What is a Floating Point Number?
In programming, a floating-point number (commonly just called a float) is a number with any number of characters before or after a decimal point.
A floating-point number might look something like this:
A floating-point number or float is also a type of variable. A variable’s type determines what kind of values it can store and what can be done with the variable (for example, math can be done with numerically typed variables, array type variables can be iterated through, etc.).
A floating-point typed variable is a variable that can store a floating-point number, just as an integer type variable can store only integers.
They are an Approximation and Imprecise
When being processed by a computer, floating-point numbers are actually an approximation. This is because computers compute everything in base 2 and must store and process values as such, so many floating-point numbers will be processed as a fraction. So, naturally, this has implications for their accuracy.
Long story short, use floating-point numbers where appropriate. However, don’t use them when calculating currency amounts if precision is essential; you may wind up overcharging!
The parseFloat() function converts a given value into a floating-point variable. It will attempt to interpret whatever is passed to it as a floating-point number and store it as such.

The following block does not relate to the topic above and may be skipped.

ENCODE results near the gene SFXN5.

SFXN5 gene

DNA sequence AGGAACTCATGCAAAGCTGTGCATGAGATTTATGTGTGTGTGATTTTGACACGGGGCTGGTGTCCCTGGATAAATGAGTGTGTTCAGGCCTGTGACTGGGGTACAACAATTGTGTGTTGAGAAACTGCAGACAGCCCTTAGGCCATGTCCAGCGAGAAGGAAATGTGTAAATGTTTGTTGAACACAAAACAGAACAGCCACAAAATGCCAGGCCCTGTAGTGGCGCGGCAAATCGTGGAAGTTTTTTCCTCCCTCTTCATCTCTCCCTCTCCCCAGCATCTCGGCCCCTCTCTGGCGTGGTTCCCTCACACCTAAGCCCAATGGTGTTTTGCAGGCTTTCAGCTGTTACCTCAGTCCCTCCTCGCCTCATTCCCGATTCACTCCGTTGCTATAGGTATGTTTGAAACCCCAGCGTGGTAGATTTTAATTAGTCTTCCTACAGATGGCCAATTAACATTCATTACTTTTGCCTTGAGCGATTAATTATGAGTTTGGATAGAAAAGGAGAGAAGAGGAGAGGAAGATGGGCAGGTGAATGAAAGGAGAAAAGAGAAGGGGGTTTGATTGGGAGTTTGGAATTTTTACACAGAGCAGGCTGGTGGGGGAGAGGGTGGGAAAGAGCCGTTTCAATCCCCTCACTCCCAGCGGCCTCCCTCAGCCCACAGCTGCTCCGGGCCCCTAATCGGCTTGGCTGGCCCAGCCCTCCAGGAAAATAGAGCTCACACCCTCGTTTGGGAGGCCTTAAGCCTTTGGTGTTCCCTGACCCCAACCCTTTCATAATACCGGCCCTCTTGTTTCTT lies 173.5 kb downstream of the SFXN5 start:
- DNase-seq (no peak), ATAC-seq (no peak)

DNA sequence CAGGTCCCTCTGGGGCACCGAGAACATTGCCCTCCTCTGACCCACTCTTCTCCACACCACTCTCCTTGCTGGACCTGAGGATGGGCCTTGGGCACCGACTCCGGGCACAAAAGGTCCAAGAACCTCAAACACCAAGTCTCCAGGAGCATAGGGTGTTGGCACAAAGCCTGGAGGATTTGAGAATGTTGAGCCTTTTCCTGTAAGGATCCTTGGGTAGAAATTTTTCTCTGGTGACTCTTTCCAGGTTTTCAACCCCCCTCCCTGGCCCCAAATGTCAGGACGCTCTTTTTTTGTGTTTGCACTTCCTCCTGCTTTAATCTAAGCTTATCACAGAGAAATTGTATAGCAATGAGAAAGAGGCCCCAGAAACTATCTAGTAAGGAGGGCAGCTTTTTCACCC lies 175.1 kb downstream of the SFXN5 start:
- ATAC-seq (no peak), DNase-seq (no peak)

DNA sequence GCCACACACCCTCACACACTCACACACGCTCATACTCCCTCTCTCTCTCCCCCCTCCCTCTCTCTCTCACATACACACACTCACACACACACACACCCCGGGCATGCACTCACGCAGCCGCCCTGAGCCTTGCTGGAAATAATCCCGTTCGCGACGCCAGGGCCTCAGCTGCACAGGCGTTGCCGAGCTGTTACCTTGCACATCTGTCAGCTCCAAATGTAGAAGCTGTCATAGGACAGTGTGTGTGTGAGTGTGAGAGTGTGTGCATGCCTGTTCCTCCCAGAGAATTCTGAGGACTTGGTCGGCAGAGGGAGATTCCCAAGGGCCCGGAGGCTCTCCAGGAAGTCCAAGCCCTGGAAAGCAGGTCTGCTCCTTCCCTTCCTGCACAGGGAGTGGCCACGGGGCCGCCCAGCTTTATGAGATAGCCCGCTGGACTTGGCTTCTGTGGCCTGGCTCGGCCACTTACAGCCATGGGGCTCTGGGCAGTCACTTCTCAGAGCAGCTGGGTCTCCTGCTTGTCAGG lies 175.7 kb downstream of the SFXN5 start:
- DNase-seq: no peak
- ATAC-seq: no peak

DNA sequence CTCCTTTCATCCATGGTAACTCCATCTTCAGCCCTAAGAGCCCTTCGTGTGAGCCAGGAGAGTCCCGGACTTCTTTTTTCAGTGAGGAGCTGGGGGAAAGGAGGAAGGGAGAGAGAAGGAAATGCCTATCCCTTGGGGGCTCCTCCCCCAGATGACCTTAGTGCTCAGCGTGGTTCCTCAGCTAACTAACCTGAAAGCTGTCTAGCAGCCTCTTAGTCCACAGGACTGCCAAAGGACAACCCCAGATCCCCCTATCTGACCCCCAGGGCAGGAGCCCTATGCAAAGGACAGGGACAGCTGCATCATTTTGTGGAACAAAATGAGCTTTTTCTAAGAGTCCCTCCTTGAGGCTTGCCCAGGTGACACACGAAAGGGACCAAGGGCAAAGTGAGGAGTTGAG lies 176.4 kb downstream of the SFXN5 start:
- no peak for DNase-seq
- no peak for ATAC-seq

With that out of the way, here’s the syntax for the parseFloat() function:
- NUMBER_STRING should be a string containing a numerical value
- parseFloat() will attempt to convert it to a floating-point number
- If NUMBER_STRING is not a string, it will be converted to one
- NUMBER_STRING can contain exponent notation
- A numerical value of the float type will be returned
- If non-numeric characters are encountered before any interpretable number, NaN will be returned
- Leading white space is, however, ignored
- Any digits following non-digit characters will be discarded
Examples – Converting to Floating-Point Numbers
Here are some examples of parseFloat() in action – the expected results are in the code comments:
parseFloat(4.25); // A floating number with value 4.25 - the number will be converted to a string and then to a float parseFloat('4.25'); // A floating number with value 4.25 - the string will be converted to a float parseFloat(' 4.25 '); // A floating number with value 4.25 - the string will be converted to a float, ignoring whitespace parseFloat('425e-3'); // A floating number with value 0.425 - the string is interpreted (including exponent e) and the value assigned to a float parseFloat('4.25some these are not digits 123'); // A floating number with value of 4.25 - as there are interpretable digits prior to the non-digit characters, they are interpreted until the first non-digit character parseFloat('OUCH342');// NaN as there are no interpretable digits prior to the first non-digit character